Some information relates to prerelease product that may be substantially modified before it’s released. Microsoft makes no warranties, express or implied, with respect to the information provided here.
Finds specific information in a range and returns a Range object that represents the first cell where that information is found.
public Microsoft.Office.Interop.Excel.Range Find (object What, object After, object LookIn, object LookAt, object SearchOrder, Microsoft.Office.Interop.Excel.XlSearchDirection SearchDirection = Microsoft.Office.Interop.Excel.XlSearchDirection.xlNext, object MatchCase, object MatchByte, object SearchFormat);
Public Function Find (What As Object, Optional After As Object, Optional LookIn As Object, Optional LookAt As Object, Optional SearchOrder As Object, Optional SearchDirection As XlSearchDirection = Microsoft.Office.Interop.Excel.XlSearchDirection.xlNext, Optional MatchCase As Object, Optional MatchByte As Object, Optional SearchFormat As Object) As Range
Required Object. The data to search for. Can be a string or any Microsoft Excel data type.
Optional Object. The cell after which you want the search to begin. This corresponds to the position of the active cell when a search is done from the user interface. Note that After must be a single cell in the range. Remember that the search begins
after this cell; the specified cell isn’t searched until the method wraps back around to this cell. If you don’t specify this argument, the search starts after the cell in the upper-left corner of the range.
Optional Object. The type of information.
Optional Object. Can be one of the following XlSearchOrder constants: xlByRows or xlByColumns.
Optional XlSearchDirection. The search direction. Can be one of these XlSearchDirection constants:xlNext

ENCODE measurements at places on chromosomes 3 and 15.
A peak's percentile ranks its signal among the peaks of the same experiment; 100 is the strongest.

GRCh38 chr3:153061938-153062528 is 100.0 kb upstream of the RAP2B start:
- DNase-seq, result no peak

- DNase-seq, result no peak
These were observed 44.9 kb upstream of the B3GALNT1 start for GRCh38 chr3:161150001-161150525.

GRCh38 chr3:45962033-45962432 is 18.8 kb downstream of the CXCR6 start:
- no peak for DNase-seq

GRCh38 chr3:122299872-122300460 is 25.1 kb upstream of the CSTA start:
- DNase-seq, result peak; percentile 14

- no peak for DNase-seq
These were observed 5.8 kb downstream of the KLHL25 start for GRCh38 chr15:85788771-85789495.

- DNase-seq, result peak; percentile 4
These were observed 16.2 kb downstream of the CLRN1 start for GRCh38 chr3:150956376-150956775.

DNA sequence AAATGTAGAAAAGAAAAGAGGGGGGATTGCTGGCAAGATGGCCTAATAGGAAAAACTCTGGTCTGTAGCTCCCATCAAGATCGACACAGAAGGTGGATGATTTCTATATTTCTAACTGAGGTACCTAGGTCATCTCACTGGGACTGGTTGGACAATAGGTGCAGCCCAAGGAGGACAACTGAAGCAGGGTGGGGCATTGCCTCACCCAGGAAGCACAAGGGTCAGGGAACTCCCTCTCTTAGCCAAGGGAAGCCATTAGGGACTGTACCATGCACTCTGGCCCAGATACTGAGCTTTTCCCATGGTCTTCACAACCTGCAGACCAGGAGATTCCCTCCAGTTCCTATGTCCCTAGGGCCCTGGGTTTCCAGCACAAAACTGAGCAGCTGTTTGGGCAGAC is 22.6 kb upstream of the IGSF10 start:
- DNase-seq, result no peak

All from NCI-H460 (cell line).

Optional Object. True to make the search case sensitive. The default value is False.
Optional Object. Used only if you’ve selected or installed double-byte language support. True to have double-byte characters match only double-byte characters; False to have double-byte characters match their single-byte equivalents.
Optional Object. The search format.
This method returns Nothing if no match is found.
This method doesn’t affect the selection or the active cell.
The settings for
MatchByte are saved each time you use this method. If you don’t specify values for these arguments the next time you call the method, the saved values are used. Setting these arguments changes the settings in the Find dialog box, and changing the settings in the Find dialog box changes the saved values that are used if you omit the arguments. To avoid problems, set these arguments explicitly each time you use this method.
You can use the FindNext(Object) and FindPrevious(Object) methods to repeat the search.
When the search reaches the end of the specified search range, it wraps around to the beginning of the range. To stop a search when this wraparound occurs, save the address of the first found cell, and then test each successive found-cell address against this saved address.
To find cells that match more complicated patterns, use a For Each...Next statement with the Like operator.